Use Photography to Aid Identification

Photographing birds provides a record you can use to carefully study a bird’s plumage patterns and unique characteristics. When photographing to ID birds:

  • Get close-up, clear, well-lit photos showing key field marks
  • Try to photograph the whole bird as well as separate head shots, wing views, tail views, etc
  • Capture birds from multiple angles – side view, back view, underside
  • Return to photos later when you have more time to puzzle over identification
  • Keep a cataloged photo library you can consult again and again

Apps and Websites for Bird ID

Technology provides useful tools for identifying unknown birds. Here are some popular resources:

Field Guide Apps

  • Merlin Bird ID – identifies birds from photos, bird sounds, location and description
  • Audubon Bird Guide – 821 North American species with ID tips, range maps, songs
  • iBird Pro – enhanced field guide with 3D rotating images, quiz mode
  • Larkwire – learn bird songs and calls to aid identification

Citizen Science Websites

  • eBird – database to log sightings, explore bird observations, connect with experts
  • iNaturalist – community for recording and identifying wildlife observations
  • Project FeederWatch – survey of winter birds in backyards and communities

Online Quizzes

  • Cornell Lab Bird Academy – polish ID skills with informative quizzes
  • All About Birds ID Wizard – step-by-step quiz helps pin down unknown birds

Join a Birding Community

Connecting with other knowledgeable birders provides invaluable learning opportunities. Ways to engage include:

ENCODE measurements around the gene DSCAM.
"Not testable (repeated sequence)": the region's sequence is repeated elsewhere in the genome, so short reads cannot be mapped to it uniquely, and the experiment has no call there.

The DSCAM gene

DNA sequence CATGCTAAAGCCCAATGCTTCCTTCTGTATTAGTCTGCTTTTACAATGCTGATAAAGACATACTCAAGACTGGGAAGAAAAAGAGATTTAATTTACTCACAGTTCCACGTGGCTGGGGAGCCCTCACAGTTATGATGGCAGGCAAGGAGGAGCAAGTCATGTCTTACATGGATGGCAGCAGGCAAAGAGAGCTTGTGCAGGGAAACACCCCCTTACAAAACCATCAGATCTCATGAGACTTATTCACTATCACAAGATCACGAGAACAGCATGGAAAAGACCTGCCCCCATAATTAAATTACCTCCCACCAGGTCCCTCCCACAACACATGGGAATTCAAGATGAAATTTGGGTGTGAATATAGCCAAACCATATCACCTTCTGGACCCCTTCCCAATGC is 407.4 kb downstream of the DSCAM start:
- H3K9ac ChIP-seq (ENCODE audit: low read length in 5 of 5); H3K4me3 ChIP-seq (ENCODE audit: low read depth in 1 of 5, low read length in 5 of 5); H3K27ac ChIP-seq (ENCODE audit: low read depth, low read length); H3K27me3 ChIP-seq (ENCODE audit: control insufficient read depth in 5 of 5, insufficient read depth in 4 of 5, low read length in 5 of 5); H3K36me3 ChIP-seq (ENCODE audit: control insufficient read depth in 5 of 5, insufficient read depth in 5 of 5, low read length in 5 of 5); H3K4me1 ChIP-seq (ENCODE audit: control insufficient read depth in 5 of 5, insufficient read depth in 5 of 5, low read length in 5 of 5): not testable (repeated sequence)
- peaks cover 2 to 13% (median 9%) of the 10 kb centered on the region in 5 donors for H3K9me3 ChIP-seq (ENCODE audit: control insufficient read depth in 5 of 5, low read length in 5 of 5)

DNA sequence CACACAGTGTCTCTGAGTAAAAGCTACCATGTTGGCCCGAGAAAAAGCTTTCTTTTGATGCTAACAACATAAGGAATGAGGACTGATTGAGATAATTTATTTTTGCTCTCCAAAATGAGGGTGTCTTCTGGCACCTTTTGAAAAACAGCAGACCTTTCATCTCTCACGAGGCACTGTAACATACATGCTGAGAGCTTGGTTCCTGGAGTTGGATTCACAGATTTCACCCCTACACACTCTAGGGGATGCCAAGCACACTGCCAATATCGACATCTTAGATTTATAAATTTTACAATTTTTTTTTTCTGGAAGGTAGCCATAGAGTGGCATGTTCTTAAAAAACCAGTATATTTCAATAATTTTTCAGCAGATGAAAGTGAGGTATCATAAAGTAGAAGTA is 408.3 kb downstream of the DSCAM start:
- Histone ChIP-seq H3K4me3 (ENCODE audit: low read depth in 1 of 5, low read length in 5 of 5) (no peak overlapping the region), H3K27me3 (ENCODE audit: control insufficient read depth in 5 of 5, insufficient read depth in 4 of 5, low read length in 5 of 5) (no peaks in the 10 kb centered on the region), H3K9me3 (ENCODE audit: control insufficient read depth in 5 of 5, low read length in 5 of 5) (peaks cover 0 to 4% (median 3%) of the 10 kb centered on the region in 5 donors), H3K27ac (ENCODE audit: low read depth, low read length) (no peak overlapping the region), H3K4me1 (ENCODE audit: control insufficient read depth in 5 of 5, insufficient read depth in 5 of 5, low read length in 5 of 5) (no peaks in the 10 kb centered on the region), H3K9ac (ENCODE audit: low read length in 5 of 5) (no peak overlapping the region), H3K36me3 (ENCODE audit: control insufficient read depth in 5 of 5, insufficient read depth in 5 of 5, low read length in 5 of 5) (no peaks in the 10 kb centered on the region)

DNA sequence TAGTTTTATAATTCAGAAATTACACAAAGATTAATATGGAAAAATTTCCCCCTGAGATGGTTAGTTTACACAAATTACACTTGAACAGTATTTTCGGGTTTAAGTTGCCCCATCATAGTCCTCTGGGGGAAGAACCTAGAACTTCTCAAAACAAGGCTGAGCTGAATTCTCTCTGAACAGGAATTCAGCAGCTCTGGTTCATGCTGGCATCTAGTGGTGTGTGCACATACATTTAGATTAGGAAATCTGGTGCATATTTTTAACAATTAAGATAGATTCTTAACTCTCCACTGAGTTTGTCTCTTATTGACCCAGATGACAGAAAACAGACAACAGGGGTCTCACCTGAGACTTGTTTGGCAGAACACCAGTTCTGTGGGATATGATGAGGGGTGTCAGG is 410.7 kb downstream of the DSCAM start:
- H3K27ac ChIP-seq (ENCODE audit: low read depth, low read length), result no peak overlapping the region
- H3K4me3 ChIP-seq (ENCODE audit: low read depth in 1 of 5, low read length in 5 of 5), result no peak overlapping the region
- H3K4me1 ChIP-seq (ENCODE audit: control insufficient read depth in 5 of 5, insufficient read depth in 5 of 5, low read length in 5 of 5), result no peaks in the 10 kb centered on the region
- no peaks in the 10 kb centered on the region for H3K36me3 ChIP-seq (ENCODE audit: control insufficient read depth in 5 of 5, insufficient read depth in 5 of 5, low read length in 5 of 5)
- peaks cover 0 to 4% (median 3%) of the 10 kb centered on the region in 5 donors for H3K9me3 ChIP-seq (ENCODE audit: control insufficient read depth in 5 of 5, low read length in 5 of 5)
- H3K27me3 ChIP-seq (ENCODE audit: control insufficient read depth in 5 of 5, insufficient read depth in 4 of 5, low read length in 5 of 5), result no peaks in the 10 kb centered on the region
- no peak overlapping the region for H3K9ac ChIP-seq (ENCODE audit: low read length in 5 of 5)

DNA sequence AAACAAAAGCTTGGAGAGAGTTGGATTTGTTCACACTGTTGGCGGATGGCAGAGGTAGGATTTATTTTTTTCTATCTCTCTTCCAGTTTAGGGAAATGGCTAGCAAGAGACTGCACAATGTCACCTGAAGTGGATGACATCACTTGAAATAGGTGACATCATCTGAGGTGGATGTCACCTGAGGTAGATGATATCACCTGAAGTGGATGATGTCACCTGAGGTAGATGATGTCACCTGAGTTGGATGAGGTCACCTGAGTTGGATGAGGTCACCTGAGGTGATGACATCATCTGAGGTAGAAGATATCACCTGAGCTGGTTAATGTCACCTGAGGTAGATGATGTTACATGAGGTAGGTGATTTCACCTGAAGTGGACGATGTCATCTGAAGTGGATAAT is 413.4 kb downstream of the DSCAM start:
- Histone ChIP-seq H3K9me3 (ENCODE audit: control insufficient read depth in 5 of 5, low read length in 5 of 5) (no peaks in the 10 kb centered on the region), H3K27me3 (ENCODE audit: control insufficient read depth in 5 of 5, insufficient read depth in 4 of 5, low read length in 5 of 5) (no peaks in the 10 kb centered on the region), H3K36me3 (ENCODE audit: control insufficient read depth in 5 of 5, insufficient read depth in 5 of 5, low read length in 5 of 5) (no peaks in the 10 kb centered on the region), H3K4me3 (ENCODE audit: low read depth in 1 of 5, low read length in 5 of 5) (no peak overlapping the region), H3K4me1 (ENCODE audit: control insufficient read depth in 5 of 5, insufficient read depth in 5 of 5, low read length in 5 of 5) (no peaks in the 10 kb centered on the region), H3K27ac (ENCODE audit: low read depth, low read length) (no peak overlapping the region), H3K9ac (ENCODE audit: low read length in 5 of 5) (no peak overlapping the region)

• Local bird walks, talks, and classes – scan event listings at nature centers and parks
  • Birding festivals – often weekend-long events with field trips, lectures, workshops
  • Audubon Society chapters – dedicated to conservation and bird education
  • Birding Facebook groups – share sightings and photos, ask ID questions
  • eBird community – connect with birders worldwide

Final Tips for Bird Identification

  • Start by learning common backyard birds in your area
  • Carry binoculars and a field guide when outdoors birding
  • Pay equal attention to behavior and habitat as physical appearance
  • Take notes and photographs – compare images side-by-side with guide pictures
  • Learn bird anatomy and descriptive terminology
  • Study plumage details like bars, streaks, eye rings, patches
  • Practice makes perfect! Persistence and patience gives best results.


Identifying birds is a rewarding activity that can turn a routine walk into an exciting adventure. Approach it step-by-step: study field guides, learn anatomy, use technology, practice frequently, and connect with other birders. Time spent observing, gaining experience, and absorbing details will sharpen your identification skills. Soon you’ll be impressing others by naming each fluttering visitor to your backyard or local park.

Bird Group Key Identification Tips Example Species
Hawks and Eagles – Broad, rounded wings
– Hooked beaks
– Soaring flight
Red-tailed Hawk
Bald Eagle
Hummingbirds – Tiny size
– Long needle-like bill
– Buzzing wings
Woodpeckers – Chisel-like bills
– Stiff tail feathers
– Climbing on tree trunks
Sparrows – Streaked breasts
– Short conical bill
– Ground foragers
Warblers – Thin pointed bill
– Bright yellows and oranges
– Foraging mid-story